If we were to take this parable at face value, without giving it a critical eye and a discerning heart, we’d get a very unappealing idea of who God is, and what God’s dreams for us are.  At face value, it almost seems that Jesus is offering us the image of a God who is greedy and demanding.  A God whom the average person could never hope to please.  A God who is only looking for us to give him more - more money, more work, more product…

But thankfully we do have the critical eyes and discerning hearts that God has given us!

What I hear in this parable is not so much about answering the idolatry of greed, or the idolatry of busy-ness.  Instead, what I hear is God calling us away from our risk-averse propensities, and toward a place of faith in action.

Several weeks ago I introduced a concept in one of my sermons: functional atheism.  Basically, functional atheism is what happens when people claim to be people of faith, but who fail to live as though they have faith.  Functional atheism happens when we try to micromanage the world around us into producing our desired results, with little thought to placing faith in God to deliver us.  It’s when we try to engineer our own salvation, as if we don’t trust that God already has.

Functional atheism can manifest as our actions - as if our business will somehow secure our destiny.  Or, it can also manifest as inaction - holding perfectly still, as if we could somehow keep the world from changing into something we’d wished it wouldn’t.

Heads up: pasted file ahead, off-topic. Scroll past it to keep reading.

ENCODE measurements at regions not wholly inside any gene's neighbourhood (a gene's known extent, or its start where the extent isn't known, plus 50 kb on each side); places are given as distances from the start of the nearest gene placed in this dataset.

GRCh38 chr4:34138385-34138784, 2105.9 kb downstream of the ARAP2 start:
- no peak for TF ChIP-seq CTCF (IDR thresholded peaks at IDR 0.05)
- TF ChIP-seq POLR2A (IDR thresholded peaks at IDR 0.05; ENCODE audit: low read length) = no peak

Today’s Gospel lesson is about rejecting the temptation of functional atheism: the inactive kind.

The slave who is put forward as the example not to follow - the one who simply buried what he had been given - wasn’t “cast into the outer darkness” so much because of his inability to produce huge results, but because he didn’t even try.  He was motivated only by fear.  Because he was afraid to do something wrong, he did nothing at all.

So often we can be that way in the church.  We are afraid to take risks.  We let one nay-sayer derail a widely supported project because we are afraid someone might leave.  We turn our focus in toward ourselves because we’re afraid to trust that God will protect us when we move beyond our comfortable, or at least contended environs.